Advisors often compare themselves to doctors and lawyers, but they may be able to better grow and protect their practices if they act a bit more like politicians. By applying political strategies such as those being used in the upcoming presidential election, advisors can create opportunities to keep clients loyal and expand their business.

Similar to politicians, advisors should think of clients as their constituents for whom they constantly go to bat. Investment practices are run on a set of beliefs and principles acquired over time and which are employed during both good and bad markets. While they aren't voted into their advisory roles, financial professionals do campaign vigorously to build trust among new and old clients while helping them make the most of their retirement savings. And, like politicians, smart advisors use the media, popular psychology and their most ardent supporters to rise in the polls and beat out the competition.

Using The Media
Politicians carefully craft and deliver consistent media messages in support of their views. They comment on the news and make appearances at important events. Financial advisors, too, have more media opportunities than ever before. One of the best -- and free - sources for media coverage is (HARO). Public relations expert Peter Shankman has created a platform whereby journalists, radio and TV personalities, and bloggers can request an expert's opinion on anything and everything financial. It's a great tool that works to incorporate your name into powerful media coverage, which you can then share with clients and prospects. Remember, though, you won't be the only advisor offering an opinion, so it's important that you stand out. Below are three helpful approaches for those looking for a little more media spotlight.

When using HARO, first consider sharing an idea or strategy that's contrary to the request. If the media is asking for "to dos" provide some "don'ts." For example, if a journalist is looking for three things to do before a person retires, suggest two or three things to avoid. Going against the grain often provides some contrast that helps a reporter round out her story.

Second, respond to media requests as if you're talking to the reporter. Journalists are busy and usually have tight deadlines. They may just need a quick analogy or statement to emphasize the article's main point. Keep in mind that the media is looking for strong opinions. Being wishy-washy or sympathetic to both sides isn't likely to get you any media coverage. Take a stance!  

Finally, acquaint yourself with other experts in the field. You won't always have time to respond to a HARO or media request, or be able to write something smart and amazing yourself. Be a news creator by using Twitter, LinkedIn and Facebook to post articles and research that supports your beliefs and strategies you want to convey. Be sure to add some short commentary of your own in front of the linked story.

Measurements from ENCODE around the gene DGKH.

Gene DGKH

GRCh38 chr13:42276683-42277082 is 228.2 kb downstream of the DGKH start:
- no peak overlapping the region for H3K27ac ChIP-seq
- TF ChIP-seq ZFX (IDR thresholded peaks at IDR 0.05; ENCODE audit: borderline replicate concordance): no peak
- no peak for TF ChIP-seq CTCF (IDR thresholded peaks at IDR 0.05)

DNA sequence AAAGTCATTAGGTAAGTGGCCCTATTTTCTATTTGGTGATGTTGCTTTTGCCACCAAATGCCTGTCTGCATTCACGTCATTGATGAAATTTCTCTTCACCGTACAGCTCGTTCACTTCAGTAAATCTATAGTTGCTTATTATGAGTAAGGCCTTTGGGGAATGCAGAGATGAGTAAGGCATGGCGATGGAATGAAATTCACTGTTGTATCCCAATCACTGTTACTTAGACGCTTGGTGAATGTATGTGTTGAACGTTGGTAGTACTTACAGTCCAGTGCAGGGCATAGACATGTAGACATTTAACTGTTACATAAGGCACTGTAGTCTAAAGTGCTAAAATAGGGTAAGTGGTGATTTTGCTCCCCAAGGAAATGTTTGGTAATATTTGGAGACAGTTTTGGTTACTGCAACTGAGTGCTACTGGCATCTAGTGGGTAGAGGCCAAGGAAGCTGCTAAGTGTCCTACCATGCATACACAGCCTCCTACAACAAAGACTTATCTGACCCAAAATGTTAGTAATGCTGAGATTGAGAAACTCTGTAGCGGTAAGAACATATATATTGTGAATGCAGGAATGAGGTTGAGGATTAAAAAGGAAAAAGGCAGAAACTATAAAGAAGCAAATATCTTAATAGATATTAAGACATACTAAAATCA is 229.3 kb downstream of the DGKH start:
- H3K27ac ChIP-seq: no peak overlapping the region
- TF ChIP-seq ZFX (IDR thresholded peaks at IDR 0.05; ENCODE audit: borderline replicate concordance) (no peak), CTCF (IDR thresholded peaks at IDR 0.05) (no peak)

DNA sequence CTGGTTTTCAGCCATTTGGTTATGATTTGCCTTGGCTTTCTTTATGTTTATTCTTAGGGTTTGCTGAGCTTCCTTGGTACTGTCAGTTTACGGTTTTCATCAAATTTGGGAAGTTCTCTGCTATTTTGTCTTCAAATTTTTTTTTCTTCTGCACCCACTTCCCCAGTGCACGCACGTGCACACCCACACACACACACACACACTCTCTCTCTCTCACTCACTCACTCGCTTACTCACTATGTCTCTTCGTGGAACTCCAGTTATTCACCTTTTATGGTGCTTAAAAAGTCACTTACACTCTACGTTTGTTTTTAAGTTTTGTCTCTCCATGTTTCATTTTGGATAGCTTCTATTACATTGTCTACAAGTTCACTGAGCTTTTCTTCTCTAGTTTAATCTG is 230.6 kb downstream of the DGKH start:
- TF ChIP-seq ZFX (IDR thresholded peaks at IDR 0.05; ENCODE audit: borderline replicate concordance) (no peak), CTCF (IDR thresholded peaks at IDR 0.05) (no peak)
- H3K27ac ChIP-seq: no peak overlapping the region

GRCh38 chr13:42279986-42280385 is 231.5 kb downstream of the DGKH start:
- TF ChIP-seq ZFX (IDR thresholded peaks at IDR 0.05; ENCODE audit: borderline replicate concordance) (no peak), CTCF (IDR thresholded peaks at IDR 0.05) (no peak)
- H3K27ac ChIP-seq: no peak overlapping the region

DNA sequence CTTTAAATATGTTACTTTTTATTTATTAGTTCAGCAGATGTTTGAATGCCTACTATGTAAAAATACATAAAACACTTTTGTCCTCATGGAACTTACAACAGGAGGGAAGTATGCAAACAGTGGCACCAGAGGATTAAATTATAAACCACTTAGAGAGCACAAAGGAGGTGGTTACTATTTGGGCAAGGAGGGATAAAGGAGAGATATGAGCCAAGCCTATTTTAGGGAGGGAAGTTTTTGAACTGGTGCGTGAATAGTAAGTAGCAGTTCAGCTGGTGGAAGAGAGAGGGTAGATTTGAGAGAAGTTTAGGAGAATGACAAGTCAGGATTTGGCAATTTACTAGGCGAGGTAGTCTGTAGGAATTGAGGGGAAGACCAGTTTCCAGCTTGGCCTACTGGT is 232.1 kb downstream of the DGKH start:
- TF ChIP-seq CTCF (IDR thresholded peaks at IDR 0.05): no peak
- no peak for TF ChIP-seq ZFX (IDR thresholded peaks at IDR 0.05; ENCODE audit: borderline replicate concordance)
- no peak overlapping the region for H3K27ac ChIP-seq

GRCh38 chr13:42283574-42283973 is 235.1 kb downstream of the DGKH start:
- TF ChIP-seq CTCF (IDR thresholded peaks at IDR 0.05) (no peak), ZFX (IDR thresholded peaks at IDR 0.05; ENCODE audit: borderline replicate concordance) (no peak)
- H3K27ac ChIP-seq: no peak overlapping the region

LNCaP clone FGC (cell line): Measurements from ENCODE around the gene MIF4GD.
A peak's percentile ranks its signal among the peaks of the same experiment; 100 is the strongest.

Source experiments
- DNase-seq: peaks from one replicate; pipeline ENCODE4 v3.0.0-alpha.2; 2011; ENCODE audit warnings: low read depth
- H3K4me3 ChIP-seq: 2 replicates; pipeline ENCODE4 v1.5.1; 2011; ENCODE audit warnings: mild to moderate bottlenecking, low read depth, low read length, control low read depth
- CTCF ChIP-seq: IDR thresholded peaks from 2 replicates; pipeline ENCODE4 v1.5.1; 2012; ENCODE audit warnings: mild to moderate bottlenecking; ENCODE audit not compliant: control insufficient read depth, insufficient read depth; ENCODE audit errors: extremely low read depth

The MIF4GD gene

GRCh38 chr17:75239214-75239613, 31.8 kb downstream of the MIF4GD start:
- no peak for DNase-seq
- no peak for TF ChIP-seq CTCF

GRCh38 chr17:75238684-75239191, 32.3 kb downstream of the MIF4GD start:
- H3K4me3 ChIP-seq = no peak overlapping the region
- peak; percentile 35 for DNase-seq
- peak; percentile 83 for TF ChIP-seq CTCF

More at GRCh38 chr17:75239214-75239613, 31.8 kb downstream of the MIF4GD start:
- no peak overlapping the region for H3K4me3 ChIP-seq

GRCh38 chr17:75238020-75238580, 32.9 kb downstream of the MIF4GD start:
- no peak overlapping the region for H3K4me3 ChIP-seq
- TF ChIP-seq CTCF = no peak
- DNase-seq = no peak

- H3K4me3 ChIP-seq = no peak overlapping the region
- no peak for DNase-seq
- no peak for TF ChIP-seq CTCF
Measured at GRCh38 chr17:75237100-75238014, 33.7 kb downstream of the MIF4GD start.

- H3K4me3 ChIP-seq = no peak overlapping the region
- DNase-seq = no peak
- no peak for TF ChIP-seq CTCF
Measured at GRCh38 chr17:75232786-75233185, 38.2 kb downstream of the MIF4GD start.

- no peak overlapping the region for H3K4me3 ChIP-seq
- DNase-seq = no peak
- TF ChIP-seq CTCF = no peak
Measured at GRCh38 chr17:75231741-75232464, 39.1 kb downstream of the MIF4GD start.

Popular Psychology
Politicians are good at crafting timely messages and using communication patterns to stay in the forefront of people's minds, particularly as Election Day draws nearer. I'm not advocating that advisors overwhelm clients and prospects with calls, e-mails and newsletters, but I've found that most of my newest clients come to our firm because they are dissatisfied with the limited or poor communications from their previous advisor. It's not that the other guy picked terrible investments or overcharged them, but in many cases the clients didn't feel their advisor was watching their accounts closely or, worse yet, not making any changes or adjustments based on what they hear and read in the popular media.

Just as voters want a politician who is going to address their biggest concerns, investors want to make sure their advisor is watching their accounts and can explain how unfolding political and economic events are impacting their account balances.

This can easily be accomplished by devoting a regular amount of reading time to keep abreast of financial news and events. It's one reason why I love Twitter. Consider using a service like TweetDeck to help you better segregate and organize twitter content to keep your reading focused on emerging trends. How helpful is an app like this?  Well, in the last 10 minutes of writing this article I received over 55 new Tweets.

In addition to keeping your finger on the world's pulse, advisors need to develop communication patterns that let clients know that you're watching their accounts. Just as politicians call a press conference to deliver important information, make a similar strategic announcement whenever the market or account developments warrant it.